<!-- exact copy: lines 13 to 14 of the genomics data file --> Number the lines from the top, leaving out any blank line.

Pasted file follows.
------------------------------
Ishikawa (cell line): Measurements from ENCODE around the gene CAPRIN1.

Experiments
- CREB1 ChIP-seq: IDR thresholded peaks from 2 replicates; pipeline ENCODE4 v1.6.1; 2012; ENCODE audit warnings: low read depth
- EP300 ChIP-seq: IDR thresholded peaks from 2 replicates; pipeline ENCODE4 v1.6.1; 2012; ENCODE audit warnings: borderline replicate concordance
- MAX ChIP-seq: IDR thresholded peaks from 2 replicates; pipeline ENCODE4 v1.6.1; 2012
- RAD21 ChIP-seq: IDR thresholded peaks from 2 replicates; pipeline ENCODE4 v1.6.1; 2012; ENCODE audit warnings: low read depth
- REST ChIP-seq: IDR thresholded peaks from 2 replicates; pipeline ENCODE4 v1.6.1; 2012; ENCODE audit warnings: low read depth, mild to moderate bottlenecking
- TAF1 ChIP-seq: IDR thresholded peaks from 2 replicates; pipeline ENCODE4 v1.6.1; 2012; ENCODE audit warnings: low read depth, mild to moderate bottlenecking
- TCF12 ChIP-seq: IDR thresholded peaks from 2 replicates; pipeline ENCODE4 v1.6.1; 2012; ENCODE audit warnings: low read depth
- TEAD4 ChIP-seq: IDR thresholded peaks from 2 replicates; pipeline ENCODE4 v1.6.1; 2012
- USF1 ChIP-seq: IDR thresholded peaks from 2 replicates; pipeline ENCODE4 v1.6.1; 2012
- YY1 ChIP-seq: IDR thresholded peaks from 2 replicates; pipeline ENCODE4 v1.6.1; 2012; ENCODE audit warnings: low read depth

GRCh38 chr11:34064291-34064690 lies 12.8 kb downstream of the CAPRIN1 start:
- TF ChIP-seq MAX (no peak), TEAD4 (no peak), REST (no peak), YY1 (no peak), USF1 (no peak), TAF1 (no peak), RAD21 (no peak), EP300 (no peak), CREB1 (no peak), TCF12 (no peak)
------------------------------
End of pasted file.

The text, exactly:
GRCh38 chr11:34064291-34064690 lies 12.8 kb downstream of the CAPRIN1 start:
- TF ChIP-seq MAX (no peak), TEAD4 (no peak), REST (no peak), YY1 (no peak), USF1 (no peak), TAF1 (no peak), RAD21 (no peak), EP300 (no peak), CREB1 (no peak), TCF12 (no peak)